SOLUTION: The way to make other people think you are a brilliant conversationalist it to talk about those other people, their interests, their lives…. Showing interest is a sign that we care. Or wish we cared. Or something.

SECOND SOLUTION: Join a MeWe group (or Facebook) dedicated to your Special Interest topic, so you have an outlet to ‘talk’ about your Special Interest that isn’t boring other people, or adding boring amounts of Special Interest content to your novel.

Do we have to make all our writing Special Interest free? And just write in a bland, ordinary way to please other people? No, readers don’t like bland either. You want to include the things you are passionate about. You just don’t want to bog down the story with too much Special Interest content. Keep the story action coming. Breaks in which you insert Special Interest content should be few— and connected to the overall story, if possible. Think of them as dazzling little gems that spice up your story— but adding a hundred more such moments would not be dazzling but blinding and scary.

Having Asperger Syndrome and/or Special Interests doesn’t spell doom to a writer— Herman Melville did pretty well for himself after all— but we must be sure that WE are in charge of our stories, not our Special Interests. We want our writing to be interesting, brilliant and different in a cool way— and attractive to readers.

QUESTION: I wonder if it is possible for us to develop a Special Interest on purpose? I mean, if you had to take a class in college in order to graduate, could you make American history or mathematics or Spanish your new Special Interest? Because you have to take the course anyway and you might as well be interested in the subject, and having an obsessive interest in it might help you get better grades. What do you think?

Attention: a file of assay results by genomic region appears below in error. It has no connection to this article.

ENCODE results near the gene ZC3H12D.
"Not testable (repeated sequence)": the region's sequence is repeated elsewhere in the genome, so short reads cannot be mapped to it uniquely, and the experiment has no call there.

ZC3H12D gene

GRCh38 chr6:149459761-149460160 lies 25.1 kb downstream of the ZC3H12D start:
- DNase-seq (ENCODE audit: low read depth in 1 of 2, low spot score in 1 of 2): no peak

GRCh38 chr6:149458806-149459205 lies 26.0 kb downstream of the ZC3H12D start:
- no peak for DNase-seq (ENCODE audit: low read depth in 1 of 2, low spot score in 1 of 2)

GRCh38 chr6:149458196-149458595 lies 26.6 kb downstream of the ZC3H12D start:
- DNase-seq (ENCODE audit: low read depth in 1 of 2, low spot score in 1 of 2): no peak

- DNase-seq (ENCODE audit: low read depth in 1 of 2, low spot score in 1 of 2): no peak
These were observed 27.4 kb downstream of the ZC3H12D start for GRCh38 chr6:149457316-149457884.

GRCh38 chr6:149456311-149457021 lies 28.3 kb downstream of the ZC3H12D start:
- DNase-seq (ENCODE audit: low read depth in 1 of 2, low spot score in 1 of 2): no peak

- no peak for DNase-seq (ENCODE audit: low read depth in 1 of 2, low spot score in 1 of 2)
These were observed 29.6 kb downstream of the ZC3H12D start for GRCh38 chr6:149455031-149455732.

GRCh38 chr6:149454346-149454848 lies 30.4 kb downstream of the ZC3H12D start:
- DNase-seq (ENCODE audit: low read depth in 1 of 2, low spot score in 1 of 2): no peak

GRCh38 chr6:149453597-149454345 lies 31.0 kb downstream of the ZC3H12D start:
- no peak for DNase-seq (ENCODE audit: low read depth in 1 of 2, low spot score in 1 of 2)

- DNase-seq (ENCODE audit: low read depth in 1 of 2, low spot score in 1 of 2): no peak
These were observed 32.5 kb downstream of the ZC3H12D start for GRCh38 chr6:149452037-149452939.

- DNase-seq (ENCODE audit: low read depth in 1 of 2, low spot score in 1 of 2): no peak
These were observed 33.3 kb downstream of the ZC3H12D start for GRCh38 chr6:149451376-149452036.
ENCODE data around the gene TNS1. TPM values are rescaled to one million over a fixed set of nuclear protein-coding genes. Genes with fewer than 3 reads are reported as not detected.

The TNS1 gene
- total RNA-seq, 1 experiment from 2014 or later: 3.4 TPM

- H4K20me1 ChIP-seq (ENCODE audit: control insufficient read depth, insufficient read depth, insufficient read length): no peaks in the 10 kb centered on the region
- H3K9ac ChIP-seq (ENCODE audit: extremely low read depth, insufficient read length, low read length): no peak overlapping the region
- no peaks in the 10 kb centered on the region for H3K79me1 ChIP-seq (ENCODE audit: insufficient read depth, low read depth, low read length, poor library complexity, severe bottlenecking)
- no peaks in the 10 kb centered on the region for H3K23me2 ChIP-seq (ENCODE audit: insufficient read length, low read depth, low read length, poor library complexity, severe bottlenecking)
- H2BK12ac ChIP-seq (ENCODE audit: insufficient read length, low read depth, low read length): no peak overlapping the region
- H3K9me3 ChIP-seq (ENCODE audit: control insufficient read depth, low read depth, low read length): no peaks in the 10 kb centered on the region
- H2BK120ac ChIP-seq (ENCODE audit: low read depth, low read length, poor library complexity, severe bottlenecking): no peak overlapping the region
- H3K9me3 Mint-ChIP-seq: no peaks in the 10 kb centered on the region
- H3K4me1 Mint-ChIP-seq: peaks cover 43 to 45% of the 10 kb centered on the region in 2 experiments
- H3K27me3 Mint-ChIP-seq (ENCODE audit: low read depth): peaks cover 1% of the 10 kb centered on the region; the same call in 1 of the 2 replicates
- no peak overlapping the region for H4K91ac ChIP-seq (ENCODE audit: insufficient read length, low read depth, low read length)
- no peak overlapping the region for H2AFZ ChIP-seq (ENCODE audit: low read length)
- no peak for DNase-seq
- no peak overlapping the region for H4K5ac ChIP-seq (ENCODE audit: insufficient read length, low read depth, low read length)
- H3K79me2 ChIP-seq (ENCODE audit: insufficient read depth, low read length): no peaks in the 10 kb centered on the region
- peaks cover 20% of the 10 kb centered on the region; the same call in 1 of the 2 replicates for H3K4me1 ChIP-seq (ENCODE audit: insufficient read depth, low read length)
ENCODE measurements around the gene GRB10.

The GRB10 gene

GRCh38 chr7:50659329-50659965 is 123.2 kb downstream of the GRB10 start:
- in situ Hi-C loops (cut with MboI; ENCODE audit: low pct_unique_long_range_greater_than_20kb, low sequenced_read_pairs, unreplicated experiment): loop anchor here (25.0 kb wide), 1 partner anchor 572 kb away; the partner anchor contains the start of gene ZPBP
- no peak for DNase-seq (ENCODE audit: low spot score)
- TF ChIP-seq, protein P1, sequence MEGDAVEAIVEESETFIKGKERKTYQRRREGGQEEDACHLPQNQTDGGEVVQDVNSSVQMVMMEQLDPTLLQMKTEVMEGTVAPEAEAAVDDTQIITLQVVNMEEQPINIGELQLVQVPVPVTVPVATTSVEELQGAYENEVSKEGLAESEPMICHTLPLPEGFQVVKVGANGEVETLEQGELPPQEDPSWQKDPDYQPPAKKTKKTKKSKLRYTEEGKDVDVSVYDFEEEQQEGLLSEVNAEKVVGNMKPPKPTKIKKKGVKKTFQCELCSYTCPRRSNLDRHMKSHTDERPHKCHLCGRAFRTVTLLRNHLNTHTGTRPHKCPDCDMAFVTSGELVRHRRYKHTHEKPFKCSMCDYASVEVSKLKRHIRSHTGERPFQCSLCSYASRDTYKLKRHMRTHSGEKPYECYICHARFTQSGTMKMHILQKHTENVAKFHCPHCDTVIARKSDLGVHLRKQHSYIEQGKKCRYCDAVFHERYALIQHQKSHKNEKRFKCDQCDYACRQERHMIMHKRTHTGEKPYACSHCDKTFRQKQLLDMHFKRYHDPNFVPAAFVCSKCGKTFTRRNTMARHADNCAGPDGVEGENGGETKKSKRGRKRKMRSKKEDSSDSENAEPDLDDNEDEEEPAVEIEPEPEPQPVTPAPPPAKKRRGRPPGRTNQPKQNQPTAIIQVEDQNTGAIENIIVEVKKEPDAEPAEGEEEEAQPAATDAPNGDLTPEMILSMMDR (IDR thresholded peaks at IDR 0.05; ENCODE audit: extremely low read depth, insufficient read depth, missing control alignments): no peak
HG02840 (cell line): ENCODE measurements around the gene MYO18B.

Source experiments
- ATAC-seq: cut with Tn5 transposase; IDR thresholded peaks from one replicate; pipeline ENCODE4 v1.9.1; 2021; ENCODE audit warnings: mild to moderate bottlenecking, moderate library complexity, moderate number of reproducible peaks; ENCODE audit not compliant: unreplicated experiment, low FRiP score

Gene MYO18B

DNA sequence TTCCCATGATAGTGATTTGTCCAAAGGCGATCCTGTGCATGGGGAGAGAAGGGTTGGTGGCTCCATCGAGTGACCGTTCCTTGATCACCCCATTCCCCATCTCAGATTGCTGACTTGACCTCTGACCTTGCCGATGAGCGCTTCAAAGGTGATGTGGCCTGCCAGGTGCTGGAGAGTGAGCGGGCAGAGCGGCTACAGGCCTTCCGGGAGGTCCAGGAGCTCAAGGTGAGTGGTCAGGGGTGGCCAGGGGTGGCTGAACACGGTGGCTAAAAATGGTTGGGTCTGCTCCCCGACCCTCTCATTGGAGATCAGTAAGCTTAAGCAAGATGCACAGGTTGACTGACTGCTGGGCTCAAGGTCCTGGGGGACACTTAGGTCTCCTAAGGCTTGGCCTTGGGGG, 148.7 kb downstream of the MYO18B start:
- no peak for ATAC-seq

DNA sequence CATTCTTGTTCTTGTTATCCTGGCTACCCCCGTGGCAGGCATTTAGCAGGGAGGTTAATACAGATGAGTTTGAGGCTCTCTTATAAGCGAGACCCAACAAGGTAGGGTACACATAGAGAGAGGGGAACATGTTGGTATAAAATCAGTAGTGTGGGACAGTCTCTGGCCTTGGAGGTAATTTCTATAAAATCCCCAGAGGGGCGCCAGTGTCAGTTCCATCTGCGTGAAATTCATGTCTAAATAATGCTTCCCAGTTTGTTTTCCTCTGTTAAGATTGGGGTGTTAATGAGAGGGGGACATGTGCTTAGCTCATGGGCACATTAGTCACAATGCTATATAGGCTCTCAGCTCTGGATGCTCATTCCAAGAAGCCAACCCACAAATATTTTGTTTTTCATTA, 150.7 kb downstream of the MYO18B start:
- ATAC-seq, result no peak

Learning the Three-Act Story Structure

One problem some of us have during NaNoWriMo is difficulty pacing our stories. The beginning goes on for 40000 words, or we reach the final battle around word 10000. If our goal is a complete 50000 word novel, that doesn’t work. (We may be OK with writing 50000 words of a longer novel, or completing a short story, however.)

Knowing about the Three Act structure will help you pace your story. The first act is where you set-up your story. In the second act you develop it, and in the third you conclude it. If you skimp on any of the acts, your story will feel unbalanced and weird.

Plotters will deal with the structure in the outlining phase. Pantsers may be keeping it in mind as they write, or using the structure to sort out the mess of randomly written scenes they have produced. In either case, at some point you need to think about structure.

ACT ONE

The first act is the first 12500 words of a 50000 word novel, or the first 1/4 of a longer novel. James Scott Bell, in his book Super Structure: The Key to Unleashing The Power of Story, gives us the following ‘signposts’ that should happen in the first act:

The Disturbance (to the Lead character’s ordinary world)

The Care Package (to show that the Lead cares about someone)

The Argument Against Transformation (Because your Lead is likely to resist the changes coming to his life.)